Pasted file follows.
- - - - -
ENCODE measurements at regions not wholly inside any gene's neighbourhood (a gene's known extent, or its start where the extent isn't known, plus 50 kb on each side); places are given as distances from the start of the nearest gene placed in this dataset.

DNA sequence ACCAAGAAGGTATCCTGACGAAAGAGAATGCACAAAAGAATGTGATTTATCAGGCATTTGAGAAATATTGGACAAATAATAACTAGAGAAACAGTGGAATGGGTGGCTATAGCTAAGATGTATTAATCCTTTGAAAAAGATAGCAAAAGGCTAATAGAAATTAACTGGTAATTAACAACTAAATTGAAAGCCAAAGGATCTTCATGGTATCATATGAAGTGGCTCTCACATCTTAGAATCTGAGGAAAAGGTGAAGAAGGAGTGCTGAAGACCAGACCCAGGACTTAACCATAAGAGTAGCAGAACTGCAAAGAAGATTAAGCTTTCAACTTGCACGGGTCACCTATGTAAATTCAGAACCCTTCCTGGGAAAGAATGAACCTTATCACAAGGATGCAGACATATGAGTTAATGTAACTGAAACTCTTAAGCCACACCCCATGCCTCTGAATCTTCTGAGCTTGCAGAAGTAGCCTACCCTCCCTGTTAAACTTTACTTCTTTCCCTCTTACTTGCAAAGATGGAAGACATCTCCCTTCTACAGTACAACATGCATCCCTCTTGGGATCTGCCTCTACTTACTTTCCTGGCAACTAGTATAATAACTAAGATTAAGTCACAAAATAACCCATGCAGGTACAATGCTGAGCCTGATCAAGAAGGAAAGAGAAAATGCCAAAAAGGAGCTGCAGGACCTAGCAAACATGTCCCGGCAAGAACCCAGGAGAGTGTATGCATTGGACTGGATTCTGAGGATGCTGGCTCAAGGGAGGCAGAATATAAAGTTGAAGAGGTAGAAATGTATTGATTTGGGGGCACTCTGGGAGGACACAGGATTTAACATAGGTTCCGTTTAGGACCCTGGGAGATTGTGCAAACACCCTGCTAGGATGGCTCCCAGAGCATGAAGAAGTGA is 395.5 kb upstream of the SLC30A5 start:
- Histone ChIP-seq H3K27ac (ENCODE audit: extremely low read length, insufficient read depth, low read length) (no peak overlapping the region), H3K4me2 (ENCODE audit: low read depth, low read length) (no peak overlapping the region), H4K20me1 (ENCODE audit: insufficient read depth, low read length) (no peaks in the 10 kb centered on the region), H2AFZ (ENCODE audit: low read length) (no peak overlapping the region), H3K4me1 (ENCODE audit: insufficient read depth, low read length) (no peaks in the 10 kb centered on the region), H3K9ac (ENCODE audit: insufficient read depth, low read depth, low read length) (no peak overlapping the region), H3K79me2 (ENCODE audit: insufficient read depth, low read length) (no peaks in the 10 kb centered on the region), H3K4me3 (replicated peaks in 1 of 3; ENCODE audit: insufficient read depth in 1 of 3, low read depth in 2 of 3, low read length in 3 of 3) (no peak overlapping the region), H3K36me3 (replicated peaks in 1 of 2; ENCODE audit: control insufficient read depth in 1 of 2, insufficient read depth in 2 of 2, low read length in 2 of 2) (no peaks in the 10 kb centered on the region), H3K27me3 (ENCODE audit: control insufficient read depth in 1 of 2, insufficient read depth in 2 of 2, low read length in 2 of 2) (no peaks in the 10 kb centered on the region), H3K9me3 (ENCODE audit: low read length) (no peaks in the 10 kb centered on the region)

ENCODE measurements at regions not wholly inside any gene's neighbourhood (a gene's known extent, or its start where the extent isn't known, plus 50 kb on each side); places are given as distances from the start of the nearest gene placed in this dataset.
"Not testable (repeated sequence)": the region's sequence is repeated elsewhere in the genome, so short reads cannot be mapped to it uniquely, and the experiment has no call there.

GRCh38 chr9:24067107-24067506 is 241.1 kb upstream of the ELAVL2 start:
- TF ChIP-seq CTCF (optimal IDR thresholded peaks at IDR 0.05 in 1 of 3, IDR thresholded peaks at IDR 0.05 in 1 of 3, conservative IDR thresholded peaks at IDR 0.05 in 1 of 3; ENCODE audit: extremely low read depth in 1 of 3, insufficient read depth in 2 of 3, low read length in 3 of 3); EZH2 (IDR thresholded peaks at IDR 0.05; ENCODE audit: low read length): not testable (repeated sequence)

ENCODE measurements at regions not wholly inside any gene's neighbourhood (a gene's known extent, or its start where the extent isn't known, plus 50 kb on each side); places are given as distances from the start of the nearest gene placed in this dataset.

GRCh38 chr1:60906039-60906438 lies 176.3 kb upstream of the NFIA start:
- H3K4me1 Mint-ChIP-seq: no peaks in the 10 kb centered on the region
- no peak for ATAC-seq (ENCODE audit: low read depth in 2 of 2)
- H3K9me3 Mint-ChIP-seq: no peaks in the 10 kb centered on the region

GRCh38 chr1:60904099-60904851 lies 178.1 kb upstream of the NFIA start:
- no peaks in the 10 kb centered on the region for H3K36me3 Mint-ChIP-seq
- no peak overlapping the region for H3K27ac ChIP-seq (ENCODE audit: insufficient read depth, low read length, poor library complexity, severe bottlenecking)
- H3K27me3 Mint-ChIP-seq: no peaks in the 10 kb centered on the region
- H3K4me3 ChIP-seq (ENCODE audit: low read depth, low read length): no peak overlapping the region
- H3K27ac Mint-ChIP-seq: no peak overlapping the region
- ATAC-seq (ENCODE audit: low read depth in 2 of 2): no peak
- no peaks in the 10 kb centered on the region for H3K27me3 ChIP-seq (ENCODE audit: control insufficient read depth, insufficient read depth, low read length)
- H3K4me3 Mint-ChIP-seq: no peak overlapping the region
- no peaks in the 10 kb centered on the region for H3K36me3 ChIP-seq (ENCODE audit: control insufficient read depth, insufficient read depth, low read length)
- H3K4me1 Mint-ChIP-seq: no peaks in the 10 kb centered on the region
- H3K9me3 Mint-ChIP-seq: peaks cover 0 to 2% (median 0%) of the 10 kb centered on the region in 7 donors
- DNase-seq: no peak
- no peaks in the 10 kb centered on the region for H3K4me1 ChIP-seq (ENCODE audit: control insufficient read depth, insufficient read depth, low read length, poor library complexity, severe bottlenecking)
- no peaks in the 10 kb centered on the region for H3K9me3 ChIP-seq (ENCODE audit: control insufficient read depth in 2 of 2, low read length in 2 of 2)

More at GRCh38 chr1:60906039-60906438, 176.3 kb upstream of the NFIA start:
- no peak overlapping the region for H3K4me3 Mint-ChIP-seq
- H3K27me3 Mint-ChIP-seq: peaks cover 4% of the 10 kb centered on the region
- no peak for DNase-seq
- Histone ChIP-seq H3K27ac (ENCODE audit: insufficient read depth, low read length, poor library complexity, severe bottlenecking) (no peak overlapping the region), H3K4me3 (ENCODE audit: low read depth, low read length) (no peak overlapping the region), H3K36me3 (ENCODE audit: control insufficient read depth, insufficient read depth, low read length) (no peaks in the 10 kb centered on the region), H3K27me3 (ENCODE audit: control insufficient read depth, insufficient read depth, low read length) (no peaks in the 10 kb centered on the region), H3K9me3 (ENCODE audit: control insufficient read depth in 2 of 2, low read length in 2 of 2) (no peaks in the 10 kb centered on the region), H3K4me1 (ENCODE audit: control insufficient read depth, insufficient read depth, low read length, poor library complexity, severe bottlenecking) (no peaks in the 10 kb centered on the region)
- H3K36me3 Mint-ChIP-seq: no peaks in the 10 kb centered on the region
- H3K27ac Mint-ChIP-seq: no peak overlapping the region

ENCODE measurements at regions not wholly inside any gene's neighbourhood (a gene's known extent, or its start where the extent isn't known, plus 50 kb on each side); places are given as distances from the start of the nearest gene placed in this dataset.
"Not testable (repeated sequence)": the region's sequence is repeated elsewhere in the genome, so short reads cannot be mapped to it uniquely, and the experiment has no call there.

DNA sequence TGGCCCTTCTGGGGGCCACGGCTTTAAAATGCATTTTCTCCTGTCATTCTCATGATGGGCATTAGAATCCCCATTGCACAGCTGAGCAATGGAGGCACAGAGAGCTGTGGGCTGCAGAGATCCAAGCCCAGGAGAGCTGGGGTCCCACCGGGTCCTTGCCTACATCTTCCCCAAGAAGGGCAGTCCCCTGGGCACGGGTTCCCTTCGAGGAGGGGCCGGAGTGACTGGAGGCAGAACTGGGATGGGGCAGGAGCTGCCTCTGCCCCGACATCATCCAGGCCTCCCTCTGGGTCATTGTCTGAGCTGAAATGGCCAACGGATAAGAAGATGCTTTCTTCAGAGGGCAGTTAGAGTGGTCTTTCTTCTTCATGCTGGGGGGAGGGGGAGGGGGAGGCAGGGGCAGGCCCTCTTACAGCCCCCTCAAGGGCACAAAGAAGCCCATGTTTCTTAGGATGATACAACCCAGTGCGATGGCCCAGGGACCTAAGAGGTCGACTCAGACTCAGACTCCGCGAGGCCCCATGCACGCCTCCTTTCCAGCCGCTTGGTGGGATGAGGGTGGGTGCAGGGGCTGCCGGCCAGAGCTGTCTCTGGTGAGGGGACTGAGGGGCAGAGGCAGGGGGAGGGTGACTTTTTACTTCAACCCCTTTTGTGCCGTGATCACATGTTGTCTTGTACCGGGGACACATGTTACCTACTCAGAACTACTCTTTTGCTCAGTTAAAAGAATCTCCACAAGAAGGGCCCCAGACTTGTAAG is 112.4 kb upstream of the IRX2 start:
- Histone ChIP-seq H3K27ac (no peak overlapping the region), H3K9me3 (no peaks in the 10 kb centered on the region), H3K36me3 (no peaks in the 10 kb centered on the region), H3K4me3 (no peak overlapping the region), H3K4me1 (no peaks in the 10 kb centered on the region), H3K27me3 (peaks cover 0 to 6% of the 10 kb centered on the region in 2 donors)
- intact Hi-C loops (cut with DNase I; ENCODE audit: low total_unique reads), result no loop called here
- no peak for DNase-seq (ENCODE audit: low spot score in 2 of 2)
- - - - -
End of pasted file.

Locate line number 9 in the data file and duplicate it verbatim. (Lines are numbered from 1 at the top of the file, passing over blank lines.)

GRCh38 chr1:60906039-60906438 lies 176.3 kb upstream of the NFIA start: